One of the rarest cancer types, retinoblastoma, attacks the part of the eye called the retina and can leave serious consequences.
A mutation in a gene controlling cell division which causes causing cells to grow out of control and become cancerous is the reason of retinoblastoma.
There are cases where retinoblastoma has genetic predispositions. In cases where the mutation runs in the family, there is a 50% chance that an affected person’s children will also have the mutation.
Children under the age of 6 (mostly children aged 1- 2) are most affected by retinoblastoma.
Retinoblastoma can affect one or both eyes.
An ordinary photograph can reveal one of the symptoms. It shows a white glow in the eye if the photo is taken with a flash. Instead of the typical “red eye” from the flash, the pupil may appear white or distorted. Other symptoms can include:
- Crossed eyes
- Double vision
- Eyes that do not align
- Eye pain and redness
- Poor vision
- Differing iris colors in each eye
Bone pain and other symptoms may occur if the cancer has spread outside the retina.
If there is a suspicion that a patient suffers from retinoblastoma, the doctors perform a complete physical exam, including an eye exam. Other tests that may be done are:
- Bone marrow biopsy and cerebrospinal fluid examination in the case of more aggressive tumors
- CT scan or MRI of the head
- Eye exam with dilation of the pupil
- Ultrasound of the eye (head and eye echoencephalogram)
The treatment options that doctor offer are the common ones, depending on the size and location of the tumor, including:
- Small tumors may be treated by laser surgery or cryotherapy.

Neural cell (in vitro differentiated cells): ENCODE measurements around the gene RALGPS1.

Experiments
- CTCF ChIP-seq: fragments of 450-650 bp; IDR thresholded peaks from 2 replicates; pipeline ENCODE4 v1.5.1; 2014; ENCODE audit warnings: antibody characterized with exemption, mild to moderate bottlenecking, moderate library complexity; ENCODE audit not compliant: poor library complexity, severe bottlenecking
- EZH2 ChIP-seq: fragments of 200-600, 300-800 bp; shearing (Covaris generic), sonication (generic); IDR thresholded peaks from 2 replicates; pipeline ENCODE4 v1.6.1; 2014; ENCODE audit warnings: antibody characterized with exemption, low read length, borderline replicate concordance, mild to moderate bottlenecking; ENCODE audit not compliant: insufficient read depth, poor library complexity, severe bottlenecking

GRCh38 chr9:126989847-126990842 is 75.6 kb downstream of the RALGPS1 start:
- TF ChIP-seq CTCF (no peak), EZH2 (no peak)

- Radiation is used for both local tumor and for larger tumors.
- Chemotherapy may be needed if the tumor has spread beyond the eye.
In more unfortunate cases, the whole eye must be removed. This procedure is called enucleation and is performed in cases where the treatments mentioned above fail. There are cases where enucleation is the first treatment.
The cancer is curable in most cases if it hasn’t spread beyond the retina. The cure is often an aggressive treatment and even removal of the eye in order to be successful.
In cases where the cancer has spread beyond the eye, the chances of curing the disease are much lower and depend on how the tumor has spread.
Retinoblastoma can also cause blindness in the affected eye(s) if the tumor spreads to the eye socket through the optic nerve. It may also spread to the brain, lungs, and bones.
If you notice any of the symptoms visit your doctor immediately, especially if you notice that your child’s eye looks abnormal or appears abnormal in photographs.
It is always good to check your family history of retinoblastoma. Genetic counseling can help with this and with explaining the risk of the disease.